Wind ships have gained attention in recent years as a potential solution to reduce emissions in the maritime industry. While they are not necessarily a complete revolution, they are considered a promising option to make shipping more sustainable.
The maritime sector is a significant contributor to global greenhouse gas (GHG) emissions, with global emissions from shipping spewing out 3% of GHGs, and finding alternative sources of propulsion is crucial for reducing its environmental impact. Wind ships are attracting the interest of scientists and engineers as they utilize wind energy to assist or replace traditional propulsion systems, such as engines or turbines, thus reducing fuel consumption and emissions.
1. Cargo ships
There are already 20 cargo ships in the world using wind-assisted technologies retrofitted to existing vessels as the maritime industry is racing against time to meet the Paris Agreement’s net neutrality targets by 2050.
Cargo ships powered by wind is obviously nothing new – but almost every large vessel operating today is powered by fossil fuels, leaving a lasting mark on the environment.Dr Joseph Banks, Southampton’s Marine and Maritime Institute
“While new wind-assist technologies are being developed, many are not ready for market, and their predicted fuel savings have not been independently verified at sea. This is why UK-funded research projects like this are so important,” commented scientist Dr Joseph Banks, from Southampton’s Marine and Maritime Institute, leading the UK-funded project, Winds of Change, which is investigating the potential of the technology on cargo ships as part of efforts to decarbonise the maritime industry.
As part of the two-year development programme, scientists will test the impact of a retractable 20-metre-high FastRig wing sail retrofitted on commercial cargo ships.
“This is an innovative project because the technology can be retrofitted to pre-existing vessels to quickly reduce emissions from existing cargo ships and help create quieter, emission-free ships in the future. These ships will not harm ocean environments and improve air quality in ports, towns, and cities,” explained Banks.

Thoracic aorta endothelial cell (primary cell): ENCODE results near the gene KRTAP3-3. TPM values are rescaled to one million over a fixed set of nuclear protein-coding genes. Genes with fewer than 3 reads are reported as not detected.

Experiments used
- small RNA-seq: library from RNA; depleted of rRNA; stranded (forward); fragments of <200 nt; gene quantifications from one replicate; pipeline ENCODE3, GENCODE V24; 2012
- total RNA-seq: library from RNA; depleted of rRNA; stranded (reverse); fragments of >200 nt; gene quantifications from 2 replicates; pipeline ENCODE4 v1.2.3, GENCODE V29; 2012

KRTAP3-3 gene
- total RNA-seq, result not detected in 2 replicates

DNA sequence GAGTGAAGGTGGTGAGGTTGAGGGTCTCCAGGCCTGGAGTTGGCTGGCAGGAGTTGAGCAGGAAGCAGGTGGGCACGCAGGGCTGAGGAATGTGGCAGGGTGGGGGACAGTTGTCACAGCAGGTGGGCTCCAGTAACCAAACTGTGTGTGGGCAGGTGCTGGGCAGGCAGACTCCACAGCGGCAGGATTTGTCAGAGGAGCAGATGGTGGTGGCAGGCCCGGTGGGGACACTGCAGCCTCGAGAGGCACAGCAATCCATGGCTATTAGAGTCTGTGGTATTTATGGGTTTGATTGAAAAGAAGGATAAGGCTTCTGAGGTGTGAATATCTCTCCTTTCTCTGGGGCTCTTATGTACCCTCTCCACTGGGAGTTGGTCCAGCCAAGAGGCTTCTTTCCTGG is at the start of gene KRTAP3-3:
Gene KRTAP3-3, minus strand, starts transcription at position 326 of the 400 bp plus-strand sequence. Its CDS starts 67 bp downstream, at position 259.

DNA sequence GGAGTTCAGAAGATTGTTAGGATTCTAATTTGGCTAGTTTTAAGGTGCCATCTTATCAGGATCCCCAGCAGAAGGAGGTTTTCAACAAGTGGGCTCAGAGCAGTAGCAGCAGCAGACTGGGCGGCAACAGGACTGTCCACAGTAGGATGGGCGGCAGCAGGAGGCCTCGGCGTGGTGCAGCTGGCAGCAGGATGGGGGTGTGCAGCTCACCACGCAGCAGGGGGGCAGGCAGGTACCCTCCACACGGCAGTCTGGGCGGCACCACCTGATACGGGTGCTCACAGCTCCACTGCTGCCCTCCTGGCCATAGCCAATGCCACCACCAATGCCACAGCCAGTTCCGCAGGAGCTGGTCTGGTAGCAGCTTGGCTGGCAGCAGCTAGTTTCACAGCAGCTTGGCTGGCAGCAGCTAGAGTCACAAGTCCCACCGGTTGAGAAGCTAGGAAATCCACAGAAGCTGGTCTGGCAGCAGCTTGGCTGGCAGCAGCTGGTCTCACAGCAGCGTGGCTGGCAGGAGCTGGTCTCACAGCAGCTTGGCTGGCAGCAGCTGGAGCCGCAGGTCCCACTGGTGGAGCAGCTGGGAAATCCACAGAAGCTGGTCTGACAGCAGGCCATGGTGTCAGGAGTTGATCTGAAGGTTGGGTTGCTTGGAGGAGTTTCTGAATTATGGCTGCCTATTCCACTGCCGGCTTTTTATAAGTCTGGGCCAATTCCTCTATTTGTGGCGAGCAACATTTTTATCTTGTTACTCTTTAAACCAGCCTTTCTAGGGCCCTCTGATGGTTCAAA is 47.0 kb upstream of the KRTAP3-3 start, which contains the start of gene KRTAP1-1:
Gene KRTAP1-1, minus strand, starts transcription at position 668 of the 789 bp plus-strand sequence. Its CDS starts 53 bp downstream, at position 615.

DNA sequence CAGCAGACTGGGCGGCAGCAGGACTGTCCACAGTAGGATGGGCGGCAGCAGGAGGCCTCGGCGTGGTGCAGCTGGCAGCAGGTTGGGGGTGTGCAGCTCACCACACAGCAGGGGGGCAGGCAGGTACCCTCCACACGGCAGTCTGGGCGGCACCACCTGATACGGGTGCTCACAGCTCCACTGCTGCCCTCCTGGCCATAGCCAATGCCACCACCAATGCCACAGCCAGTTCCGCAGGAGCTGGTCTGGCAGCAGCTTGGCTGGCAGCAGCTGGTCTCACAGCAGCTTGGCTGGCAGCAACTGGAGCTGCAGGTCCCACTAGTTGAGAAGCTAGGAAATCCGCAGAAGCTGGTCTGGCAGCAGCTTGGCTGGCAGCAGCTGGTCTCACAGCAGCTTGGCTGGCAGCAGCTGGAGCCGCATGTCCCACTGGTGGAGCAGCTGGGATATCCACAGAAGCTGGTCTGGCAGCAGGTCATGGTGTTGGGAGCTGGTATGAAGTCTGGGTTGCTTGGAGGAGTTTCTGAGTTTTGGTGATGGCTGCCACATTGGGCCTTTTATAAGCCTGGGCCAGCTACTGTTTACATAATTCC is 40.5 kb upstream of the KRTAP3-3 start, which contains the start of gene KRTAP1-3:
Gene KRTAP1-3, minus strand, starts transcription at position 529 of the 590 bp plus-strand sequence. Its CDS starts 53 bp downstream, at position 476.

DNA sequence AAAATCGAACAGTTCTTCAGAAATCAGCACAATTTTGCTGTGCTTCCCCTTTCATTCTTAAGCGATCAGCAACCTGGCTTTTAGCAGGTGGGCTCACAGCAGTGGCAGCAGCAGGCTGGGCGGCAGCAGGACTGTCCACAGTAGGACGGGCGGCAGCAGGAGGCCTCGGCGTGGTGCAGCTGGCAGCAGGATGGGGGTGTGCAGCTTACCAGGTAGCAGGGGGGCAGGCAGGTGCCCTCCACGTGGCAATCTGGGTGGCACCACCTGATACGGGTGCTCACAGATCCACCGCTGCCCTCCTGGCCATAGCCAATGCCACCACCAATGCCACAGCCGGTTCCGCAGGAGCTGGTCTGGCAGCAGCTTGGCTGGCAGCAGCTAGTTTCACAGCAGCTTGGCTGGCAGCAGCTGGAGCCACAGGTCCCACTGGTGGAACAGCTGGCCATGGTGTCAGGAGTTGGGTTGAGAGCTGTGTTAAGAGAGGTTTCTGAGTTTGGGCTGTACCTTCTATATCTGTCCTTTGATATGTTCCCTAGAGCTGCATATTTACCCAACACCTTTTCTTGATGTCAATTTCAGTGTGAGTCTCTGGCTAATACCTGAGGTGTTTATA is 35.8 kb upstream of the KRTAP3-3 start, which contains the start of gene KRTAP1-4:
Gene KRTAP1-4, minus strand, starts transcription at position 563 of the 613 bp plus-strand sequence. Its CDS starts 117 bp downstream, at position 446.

Meanwhile, the first modern sailing cargo ship built from scratch — the Canopée — was built in 2022 by the French company Neptune, and has already started operating. The pioneer vessel was anchored in the port of Bordeaux in mid-May and enjoyed good health, with its eight sails/wings measuring 30 meters in height, after one of several trips made.
In Japan there is also a wind-assisted bulk carrier, while in the US there is growing demand for these solutions and a race is underway to build the first wind-powered container ship between Veer Voyage and Windcoop.
2. Green shipping
On March 22, the EU confirmed the world’s first green shipping fuels law by requiring ships to switch to sustainable fuels and at least 2% of the bloc’s shipping fuels to come from e-fuels derived from renewable electricity by 2034, at the latest.
Lawmakers also agreed new targets for shipowners to reduce the GHG intensity of the energy they use onboard by 2% from 2025 and 6% as of 2030. The figure will rise to 14.5% from 2035, 31% from 2040, 62% from 2045 and 80% from 2050.
With negotiations ongoing at the global shipping regulator — the International Maritime Organization (IMO) — the campaign group Transport & Environment (T&E) said the decision marks “the beginning of the end for dirty shipping fuels” and should provide inspiration for other countries around the world.
“Climate science clarifies that shipping must rapidly reduce emissions in the short term. Wind power harnessed using sophisticated digital software and well-engineered equipment is currently the fastest way for the sector to reduce fuel consumption and related emissions,” said Diane Gilpin, CEO of Smart Green Shipping.